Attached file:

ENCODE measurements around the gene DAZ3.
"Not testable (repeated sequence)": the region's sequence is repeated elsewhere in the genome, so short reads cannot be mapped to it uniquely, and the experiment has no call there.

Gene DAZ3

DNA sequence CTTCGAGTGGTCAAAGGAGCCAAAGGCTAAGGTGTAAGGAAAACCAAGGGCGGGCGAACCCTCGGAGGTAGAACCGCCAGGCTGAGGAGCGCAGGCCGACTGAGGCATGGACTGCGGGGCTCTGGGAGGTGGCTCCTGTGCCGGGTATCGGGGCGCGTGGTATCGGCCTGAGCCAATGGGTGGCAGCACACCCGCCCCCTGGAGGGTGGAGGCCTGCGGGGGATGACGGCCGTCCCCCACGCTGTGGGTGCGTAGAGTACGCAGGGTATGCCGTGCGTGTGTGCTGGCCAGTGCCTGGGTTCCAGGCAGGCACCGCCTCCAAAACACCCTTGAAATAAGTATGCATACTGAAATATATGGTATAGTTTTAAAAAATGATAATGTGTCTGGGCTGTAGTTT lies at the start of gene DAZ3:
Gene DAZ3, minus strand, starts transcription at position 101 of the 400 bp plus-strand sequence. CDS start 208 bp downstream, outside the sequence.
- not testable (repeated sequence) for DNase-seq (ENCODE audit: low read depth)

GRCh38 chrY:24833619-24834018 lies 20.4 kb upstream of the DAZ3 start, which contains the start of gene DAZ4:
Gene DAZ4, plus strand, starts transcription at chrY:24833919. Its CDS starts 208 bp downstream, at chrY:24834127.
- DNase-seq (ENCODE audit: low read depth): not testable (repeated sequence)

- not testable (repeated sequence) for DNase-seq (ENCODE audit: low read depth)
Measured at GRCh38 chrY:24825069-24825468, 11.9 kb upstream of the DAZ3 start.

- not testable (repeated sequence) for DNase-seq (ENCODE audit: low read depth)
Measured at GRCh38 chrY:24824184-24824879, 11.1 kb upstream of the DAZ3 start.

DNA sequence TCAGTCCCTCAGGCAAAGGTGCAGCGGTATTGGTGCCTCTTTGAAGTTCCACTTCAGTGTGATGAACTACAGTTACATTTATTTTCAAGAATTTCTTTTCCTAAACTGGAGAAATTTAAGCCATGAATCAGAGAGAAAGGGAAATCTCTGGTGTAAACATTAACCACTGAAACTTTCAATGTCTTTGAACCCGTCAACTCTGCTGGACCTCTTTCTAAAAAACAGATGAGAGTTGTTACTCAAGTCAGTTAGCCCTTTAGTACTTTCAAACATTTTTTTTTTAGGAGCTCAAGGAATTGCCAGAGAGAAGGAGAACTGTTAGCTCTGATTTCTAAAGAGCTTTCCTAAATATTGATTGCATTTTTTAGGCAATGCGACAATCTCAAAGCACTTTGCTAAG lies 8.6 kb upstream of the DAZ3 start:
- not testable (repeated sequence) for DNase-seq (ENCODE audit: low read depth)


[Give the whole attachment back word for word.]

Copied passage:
ENCODE measurements around the gene DAZ3.
"Not testable (repeated sequence)": the region's sequence is repeated elsewhere in the genome, so short reads cannot be mapped to it uniquely, and the experiment has no call there.

Gene DAZ3

DNA sequence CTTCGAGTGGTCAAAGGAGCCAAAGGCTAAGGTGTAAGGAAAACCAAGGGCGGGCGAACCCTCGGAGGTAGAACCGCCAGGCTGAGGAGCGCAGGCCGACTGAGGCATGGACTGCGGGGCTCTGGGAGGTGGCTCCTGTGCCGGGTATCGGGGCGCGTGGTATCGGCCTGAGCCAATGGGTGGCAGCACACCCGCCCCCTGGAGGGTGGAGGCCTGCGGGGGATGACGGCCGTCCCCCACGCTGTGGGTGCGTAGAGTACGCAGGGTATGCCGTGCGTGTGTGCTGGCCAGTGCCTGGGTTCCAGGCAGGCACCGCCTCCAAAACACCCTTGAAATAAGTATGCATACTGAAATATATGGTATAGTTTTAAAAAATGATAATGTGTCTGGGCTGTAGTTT lies at the start of gene DAZ3:
Gene DAZ3, minus strand, starts transcription at position 101 of the 400 bp plus-strand sequence. CDS start 208 bp downstream, outside the sequence.
- not testable (repeated sequence) for DNase-seq (ENCODE audit: low read depth)

GRCh38 chrY:24833619-24834018 lies 20.4 kb upstream of the DAZ3 start, which contains the start of gene DAZ4:
Gene DAZ4, plus strand, starts transcription at chrY:24833919. Its CDS starts 208 bp downstream, at chrY:24834127.
- DNase-seq (ENCODE audit: low read depth): not testable (repeated sequence)

- not testable (repeated sequence) for DNase-seq (ENCODE audit: low read depth)
Measured at GRCh38 chrY:24825069-24825468, 11.9 kb upstream of the DAZ3 start.

- not testable (repeated sequence) for DNase-seq (ENCODE audit: low read depth)
Measured at GRCh38 chrY:24824184-24824879, 11.1 kb upstream of the DAZ3 start.

DNA sequence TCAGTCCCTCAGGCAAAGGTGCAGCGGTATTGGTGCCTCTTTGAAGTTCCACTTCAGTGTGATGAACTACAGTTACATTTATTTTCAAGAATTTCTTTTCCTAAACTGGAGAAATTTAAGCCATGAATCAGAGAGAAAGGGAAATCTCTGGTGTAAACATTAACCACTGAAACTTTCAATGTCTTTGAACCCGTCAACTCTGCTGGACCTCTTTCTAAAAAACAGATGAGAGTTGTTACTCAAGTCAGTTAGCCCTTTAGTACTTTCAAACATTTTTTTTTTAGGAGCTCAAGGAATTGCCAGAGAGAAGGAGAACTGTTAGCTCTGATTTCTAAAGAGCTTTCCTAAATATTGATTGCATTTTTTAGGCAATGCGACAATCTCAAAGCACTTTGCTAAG lies 8.6 kb upstream of the DAZ3 start:
- not testable (repeated sequence) for DNase-seq (ENCODE audit: low read depth)